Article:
So, while we are all enamored with the eye candy of modern Ajax development remember to take a critical eye to it and note those who are using it well. I think I'll go read some more NYT.

Wednesday, December 1, 2010

AJAX Uploads in Django (with a little help from jQuery)

*** April 4, 2010: This post is a bit outdated and does not work with Django 1.3 final's stricter CSRF enforcement. I have a new post that is much more up-to-date, cleaner, and easier to follow, especially because it uses the github repo I created that holds the changes that need to be made to the file uploader's javascript.***

Part of my current project is creating an area where files need to be uploaded in a snazzier way that the normal "browse for a single file" sort of forms. The idea is to have a download button with the same OS chrome file dialog, but one that allows multiple files to be selected. Additionally, the even snappier part, is that HTML5's drag-and-drop functionality should also be available where supported.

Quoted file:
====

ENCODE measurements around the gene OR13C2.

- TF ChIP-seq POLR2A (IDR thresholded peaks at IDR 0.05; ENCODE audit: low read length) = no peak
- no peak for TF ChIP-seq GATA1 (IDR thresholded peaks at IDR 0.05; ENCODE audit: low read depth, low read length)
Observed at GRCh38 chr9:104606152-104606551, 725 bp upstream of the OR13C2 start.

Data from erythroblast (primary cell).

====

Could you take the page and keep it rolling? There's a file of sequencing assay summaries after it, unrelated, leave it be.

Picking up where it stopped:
After some searching I found a couple of sites that pointed me in the right direction.

  • AJAX Upload handles the client-side end of the upload process, including the required multiple-select and drag-and-drop (for browsers that support it). It even handles graceful fallback to iframe uploads for browsers that do not support those advanced features (Opera, IE, etc.).
  • On the Django side, I found this site, which gives some pointers to get it working with Django 1.2's CSRF token. The problem I encountered is simply passing the CSRF token to Ajax Upload via its params will not work, because Ajax Upload sends it in the querystring and Django expects it as POST data.

Because neither of those gave me the whole picture, I had to piece things together on my own. Here is the straight-skinny on my findings for getting Ajax Upload to work with Django.